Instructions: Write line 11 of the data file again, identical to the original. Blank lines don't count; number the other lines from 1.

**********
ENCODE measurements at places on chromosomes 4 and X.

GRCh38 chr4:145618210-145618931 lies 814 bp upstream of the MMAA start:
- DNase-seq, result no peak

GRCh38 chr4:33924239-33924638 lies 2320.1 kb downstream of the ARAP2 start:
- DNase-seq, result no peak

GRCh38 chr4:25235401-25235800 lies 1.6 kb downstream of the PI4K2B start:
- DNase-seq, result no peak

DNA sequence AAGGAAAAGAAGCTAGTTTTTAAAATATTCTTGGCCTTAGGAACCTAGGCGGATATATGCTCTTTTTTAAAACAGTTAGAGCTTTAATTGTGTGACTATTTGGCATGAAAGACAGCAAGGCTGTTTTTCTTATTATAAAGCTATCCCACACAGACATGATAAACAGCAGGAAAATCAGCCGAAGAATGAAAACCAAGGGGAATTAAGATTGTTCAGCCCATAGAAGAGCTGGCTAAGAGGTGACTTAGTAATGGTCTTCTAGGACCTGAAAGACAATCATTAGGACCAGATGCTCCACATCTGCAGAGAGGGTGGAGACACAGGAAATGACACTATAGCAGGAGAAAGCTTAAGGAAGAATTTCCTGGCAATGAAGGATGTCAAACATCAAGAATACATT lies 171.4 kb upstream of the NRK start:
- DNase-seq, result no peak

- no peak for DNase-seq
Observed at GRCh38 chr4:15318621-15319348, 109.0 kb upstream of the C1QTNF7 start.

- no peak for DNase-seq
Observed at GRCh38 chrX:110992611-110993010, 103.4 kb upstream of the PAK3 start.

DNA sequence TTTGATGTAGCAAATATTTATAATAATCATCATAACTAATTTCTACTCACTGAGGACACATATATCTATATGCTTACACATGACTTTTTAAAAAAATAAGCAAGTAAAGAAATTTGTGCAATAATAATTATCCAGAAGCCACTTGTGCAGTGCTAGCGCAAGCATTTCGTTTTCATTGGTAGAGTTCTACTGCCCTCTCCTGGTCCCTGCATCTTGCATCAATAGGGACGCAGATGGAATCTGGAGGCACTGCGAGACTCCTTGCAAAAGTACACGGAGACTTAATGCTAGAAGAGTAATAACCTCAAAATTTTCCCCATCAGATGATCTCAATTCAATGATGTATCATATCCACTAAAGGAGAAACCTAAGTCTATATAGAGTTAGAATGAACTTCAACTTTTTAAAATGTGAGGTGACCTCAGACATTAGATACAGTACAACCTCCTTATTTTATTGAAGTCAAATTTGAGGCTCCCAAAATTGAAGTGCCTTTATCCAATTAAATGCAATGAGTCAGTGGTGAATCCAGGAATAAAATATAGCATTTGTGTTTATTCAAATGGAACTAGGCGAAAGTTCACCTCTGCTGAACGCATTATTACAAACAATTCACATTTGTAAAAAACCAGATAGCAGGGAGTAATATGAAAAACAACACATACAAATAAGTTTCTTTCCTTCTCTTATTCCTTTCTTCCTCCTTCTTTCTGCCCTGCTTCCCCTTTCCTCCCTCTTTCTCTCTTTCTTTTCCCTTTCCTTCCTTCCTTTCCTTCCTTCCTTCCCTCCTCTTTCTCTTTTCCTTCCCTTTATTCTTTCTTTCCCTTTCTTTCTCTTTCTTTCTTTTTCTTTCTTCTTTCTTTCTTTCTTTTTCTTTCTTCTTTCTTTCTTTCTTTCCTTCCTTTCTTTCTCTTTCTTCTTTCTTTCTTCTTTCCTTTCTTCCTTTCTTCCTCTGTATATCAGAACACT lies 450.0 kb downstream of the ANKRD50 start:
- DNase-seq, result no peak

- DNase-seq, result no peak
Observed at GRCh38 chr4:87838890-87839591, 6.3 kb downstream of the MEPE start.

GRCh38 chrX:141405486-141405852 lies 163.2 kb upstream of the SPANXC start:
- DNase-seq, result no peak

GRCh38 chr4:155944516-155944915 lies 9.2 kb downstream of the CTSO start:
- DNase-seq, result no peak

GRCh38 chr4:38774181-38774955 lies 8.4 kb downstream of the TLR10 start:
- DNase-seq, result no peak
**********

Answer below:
Observed at GRCh38 chr4:15318621-15319348, 109.0 kb upstream of the C1QTNF7 start.